Again, I heartily recommend these concerts if you want to introduce a young child to the beauty and enjoyment of classical music!


Viola da Gambas and Frogs’ Legs

Once again I was asked to draw a fun illustration for the Lenape Chamber Ensemble’s Children’s Concert, which will be performed November 4th at Delaware Valley University here in Doylestown.

frogs1This musical programme features a lesser-known instrument, the viola da gamba, which means ‘viol of the legs’ which is in contrast to the traditional violin, or viola da bracchia (viol  of the arms). To play up the importance of ‘da gamba’ for the instrument, I chose to sketch a frog playing it. The viola da gamba has a few differences from the rest of the string family – it has ‘C’ shaped holes to the left and right of the bridge, instead of  the ‘f’ shape of other strings, and the bow is held underhanded, instead of the overhand grip for other bows.

I sketched the other instruments – violin, viola, cello, bass and harpsichord – being played by happy salamanders.














– and situated them all in a little swamp, as you can see below. I’ve said it before, I highly  recommend these concerts for young children – the musicians are world-class and they all teach, so they are very generous and personable in talking to their young audience between playing snippets of classics.  It’s a wonderful experience for kids, and parents can attend the performance for free.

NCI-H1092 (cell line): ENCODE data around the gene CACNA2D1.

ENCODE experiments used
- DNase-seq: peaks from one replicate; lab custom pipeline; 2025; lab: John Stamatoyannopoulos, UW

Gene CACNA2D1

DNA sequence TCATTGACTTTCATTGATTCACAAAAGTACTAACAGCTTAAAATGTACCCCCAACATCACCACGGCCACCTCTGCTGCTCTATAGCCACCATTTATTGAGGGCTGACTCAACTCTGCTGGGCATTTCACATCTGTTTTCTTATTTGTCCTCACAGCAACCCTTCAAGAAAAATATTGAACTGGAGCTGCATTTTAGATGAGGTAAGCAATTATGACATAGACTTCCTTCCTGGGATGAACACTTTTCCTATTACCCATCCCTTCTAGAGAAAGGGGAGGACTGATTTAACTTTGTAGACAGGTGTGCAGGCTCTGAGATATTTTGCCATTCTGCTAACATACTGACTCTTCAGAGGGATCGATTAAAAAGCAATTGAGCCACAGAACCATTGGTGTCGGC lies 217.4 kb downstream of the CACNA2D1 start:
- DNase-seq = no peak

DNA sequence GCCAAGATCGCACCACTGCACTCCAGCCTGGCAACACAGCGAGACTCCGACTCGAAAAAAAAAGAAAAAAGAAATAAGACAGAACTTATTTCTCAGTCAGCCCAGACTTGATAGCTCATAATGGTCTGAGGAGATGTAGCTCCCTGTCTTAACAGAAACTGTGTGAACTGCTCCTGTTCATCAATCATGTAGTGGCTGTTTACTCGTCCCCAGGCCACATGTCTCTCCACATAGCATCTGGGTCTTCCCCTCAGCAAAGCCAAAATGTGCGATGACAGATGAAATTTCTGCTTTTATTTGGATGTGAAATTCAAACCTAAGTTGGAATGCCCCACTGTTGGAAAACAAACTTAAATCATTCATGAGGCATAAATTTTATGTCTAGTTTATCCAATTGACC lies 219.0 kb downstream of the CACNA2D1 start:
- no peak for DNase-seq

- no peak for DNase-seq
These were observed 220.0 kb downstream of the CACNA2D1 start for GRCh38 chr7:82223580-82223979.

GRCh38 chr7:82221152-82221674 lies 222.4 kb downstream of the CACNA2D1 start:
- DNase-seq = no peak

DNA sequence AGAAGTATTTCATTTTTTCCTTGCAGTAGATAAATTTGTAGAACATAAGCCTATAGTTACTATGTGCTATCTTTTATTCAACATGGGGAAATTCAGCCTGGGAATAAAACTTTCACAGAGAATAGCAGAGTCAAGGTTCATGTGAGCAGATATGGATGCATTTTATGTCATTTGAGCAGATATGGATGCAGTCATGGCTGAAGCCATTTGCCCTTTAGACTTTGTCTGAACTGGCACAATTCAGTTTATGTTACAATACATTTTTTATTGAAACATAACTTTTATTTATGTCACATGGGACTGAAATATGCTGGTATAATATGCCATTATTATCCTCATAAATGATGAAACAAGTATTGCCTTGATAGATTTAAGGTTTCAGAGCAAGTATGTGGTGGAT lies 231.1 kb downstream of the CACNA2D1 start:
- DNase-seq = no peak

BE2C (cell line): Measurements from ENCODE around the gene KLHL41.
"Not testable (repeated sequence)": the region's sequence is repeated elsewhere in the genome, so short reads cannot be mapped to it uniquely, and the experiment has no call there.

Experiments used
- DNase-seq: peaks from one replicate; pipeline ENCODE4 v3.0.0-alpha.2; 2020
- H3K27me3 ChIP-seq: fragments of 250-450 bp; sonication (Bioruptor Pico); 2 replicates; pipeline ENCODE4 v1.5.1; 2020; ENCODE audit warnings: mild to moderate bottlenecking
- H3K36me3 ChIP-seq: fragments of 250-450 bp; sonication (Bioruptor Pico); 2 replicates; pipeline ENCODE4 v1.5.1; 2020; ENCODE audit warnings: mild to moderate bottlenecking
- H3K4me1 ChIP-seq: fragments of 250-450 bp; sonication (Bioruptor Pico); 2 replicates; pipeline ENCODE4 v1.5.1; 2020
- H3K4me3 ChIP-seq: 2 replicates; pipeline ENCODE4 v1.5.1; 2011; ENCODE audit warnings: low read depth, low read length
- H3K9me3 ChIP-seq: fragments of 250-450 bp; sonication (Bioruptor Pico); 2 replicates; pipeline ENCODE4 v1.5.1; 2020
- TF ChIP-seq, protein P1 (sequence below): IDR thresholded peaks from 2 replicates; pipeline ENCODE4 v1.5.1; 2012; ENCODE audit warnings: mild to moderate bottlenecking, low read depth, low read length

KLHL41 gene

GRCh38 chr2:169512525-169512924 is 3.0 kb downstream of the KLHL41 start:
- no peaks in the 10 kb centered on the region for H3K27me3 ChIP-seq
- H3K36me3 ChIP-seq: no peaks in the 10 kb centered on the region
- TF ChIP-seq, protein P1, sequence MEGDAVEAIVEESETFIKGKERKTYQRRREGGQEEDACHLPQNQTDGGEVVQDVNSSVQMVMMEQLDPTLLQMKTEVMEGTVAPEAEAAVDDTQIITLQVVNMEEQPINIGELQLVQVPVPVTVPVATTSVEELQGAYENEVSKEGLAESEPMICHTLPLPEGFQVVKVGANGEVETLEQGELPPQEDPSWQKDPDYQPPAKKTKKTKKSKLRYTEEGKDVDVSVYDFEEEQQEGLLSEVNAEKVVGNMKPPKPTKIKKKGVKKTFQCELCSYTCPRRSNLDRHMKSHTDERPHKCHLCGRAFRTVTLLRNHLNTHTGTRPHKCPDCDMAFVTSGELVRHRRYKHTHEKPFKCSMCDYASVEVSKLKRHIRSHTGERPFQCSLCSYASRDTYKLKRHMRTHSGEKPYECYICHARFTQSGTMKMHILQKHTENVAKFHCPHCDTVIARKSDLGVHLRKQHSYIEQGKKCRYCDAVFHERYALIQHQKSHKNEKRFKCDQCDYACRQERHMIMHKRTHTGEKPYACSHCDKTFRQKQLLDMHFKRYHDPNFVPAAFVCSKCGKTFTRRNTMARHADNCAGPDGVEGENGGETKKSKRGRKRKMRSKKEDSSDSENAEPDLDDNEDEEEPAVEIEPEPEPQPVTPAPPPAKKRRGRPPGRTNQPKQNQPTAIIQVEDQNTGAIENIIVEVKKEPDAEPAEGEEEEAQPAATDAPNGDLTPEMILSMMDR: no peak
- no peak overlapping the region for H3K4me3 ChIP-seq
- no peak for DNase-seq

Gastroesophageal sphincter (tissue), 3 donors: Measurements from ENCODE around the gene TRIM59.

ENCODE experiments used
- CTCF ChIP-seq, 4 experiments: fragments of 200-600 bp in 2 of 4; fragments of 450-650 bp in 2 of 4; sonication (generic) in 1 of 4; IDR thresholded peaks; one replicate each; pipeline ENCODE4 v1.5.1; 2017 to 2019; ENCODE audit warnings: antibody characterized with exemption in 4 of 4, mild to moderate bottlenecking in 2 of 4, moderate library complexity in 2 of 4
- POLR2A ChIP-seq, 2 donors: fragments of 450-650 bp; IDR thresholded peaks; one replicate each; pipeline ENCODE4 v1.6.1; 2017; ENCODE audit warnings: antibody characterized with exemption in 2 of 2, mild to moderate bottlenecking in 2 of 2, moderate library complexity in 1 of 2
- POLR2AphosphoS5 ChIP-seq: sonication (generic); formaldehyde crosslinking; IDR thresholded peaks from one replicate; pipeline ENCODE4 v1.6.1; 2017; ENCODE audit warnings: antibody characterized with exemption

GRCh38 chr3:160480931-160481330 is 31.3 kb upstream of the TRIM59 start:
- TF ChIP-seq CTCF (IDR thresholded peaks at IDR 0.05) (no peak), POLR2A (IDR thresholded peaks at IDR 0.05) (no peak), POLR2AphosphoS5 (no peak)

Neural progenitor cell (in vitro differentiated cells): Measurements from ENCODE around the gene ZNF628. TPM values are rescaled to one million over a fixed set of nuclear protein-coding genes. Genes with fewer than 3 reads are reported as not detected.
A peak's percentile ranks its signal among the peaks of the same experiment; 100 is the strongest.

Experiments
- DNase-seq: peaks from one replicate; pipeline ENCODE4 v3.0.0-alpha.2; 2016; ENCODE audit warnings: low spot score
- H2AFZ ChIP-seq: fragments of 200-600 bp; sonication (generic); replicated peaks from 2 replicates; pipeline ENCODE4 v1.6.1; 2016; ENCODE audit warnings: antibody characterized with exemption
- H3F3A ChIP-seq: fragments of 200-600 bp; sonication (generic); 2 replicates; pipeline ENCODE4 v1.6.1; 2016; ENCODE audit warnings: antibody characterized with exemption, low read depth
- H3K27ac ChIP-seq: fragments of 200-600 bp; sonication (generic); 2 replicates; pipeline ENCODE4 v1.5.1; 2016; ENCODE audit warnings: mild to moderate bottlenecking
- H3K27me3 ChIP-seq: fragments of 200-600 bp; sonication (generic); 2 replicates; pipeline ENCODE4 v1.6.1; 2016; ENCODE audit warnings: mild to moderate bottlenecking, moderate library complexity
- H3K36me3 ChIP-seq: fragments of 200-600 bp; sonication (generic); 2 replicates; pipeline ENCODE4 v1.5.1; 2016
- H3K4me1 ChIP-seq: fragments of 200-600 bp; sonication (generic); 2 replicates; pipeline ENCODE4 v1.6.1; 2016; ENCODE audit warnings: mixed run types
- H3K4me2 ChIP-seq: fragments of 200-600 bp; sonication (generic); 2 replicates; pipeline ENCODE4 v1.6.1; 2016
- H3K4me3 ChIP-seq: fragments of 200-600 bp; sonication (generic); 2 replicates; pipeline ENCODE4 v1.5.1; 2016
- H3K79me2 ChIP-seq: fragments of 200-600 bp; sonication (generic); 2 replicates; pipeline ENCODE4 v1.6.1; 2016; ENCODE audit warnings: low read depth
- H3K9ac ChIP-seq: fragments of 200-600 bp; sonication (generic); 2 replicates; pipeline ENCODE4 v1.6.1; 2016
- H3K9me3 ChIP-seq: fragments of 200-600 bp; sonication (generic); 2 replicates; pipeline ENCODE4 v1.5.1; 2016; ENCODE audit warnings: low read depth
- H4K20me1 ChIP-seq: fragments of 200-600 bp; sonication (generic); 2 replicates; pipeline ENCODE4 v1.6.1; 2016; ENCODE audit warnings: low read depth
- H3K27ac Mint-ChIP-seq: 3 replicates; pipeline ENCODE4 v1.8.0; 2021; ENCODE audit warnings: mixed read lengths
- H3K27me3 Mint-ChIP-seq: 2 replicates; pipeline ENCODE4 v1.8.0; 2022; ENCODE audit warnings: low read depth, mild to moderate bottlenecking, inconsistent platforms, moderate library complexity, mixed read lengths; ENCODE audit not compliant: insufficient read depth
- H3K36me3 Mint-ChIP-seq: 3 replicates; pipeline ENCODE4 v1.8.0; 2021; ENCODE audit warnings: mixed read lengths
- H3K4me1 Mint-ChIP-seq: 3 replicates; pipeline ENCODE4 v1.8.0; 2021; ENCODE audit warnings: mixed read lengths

My Business Referral Notecards & Panda Piano Notecards are now on Etsy

I’m interested to see how it goes listing some of my illustrated notecards on a big platform like Etsy. As I wrote in a previous post, I’m finding Etsy to be very efficient and time-saving in terms of selling my original art products. I’ll write updates as to my success on the site as time progresses. 1etsy_thankyouforsendingbizmyway_3

I drew my ‘Thank You for Sending Business My Way’ notecards when I was a member of a small business support group, to thank the colleagues their who referred me to other businesses. It depicts a traffic cop character waving on an eager gaggle of business people, women and men of various races, and the inside of the card is blank, so the sender has plenty of space to write a personal note of thanks. Full description at my Etsy site.


I drew my melodious little panda cub as part of a series of whimsical animal musicians, for piano teachers or piano students — or for panda fans! — to use for thank yous, congratulations or any other noteworthy occasion. The inside of the card is blank, so the sender has plenty of space to write a personal note. Full description at my Etsy site.

Both of these are easy to order online here at my shop.